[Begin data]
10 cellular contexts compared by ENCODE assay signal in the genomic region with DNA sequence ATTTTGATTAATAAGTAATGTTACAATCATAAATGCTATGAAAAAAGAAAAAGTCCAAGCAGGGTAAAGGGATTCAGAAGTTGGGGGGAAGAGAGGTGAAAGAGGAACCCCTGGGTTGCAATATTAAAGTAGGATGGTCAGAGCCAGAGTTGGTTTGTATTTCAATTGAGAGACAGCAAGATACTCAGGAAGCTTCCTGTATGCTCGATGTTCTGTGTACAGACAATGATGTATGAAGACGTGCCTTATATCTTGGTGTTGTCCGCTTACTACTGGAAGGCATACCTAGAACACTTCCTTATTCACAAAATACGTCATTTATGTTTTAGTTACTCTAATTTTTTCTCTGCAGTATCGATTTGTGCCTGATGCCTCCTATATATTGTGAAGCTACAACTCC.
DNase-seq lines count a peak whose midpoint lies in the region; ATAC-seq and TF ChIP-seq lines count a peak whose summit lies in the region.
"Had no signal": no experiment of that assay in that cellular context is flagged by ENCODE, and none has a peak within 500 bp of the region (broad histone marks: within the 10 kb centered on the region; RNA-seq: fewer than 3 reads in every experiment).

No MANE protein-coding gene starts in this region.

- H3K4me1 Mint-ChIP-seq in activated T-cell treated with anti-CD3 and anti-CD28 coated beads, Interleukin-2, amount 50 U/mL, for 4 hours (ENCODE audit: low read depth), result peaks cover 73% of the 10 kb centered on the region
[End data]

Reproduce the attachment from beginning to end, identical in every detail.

10 cellular contexts compared by ENCODE assay signal in the genomic region with DNA sequence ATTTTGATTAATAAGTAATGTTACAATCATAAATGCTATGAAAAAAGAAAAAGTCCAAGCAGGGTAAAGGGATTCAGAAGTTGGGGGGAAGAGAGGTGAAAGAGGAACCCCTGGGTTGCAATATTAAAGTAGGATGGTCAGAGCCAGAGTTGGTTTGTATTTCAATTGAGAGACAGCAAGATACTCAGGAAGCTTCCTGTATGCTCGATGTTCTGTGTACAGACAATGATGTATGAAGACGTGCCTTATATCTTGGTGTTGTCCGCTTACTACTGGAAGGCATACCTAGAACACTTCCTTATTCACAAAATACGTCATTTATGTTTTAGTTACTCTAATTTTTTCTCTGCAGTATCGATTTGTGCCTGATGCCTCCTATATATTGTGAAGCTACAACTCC.
DNase-seq lines count a peak whose midpoint lies in the region; ATAC-seq and TF ChIP-seq lines count a peak whose summit lies in the region.
"Had no signal": no experiment of that assay in that cellular context is flagged by ENCODE, and none has a peak within 500 bp of the region (broad histone marks: within the 10 kb centered on the region; RNA-seq: fewer than 3 reads in every experiment).

No MANE protein-coding gene starts in this region.

- H3K4me1 Mint-ChIP-seq in activated T-cell treated with anti-CD3 and anti-CD28 coated beads, Interleukin-2, amount 50 U/mL, for 4 hours (ENCODE audit: low read depth), result peaks cover 73% of the 10 kb centered on the region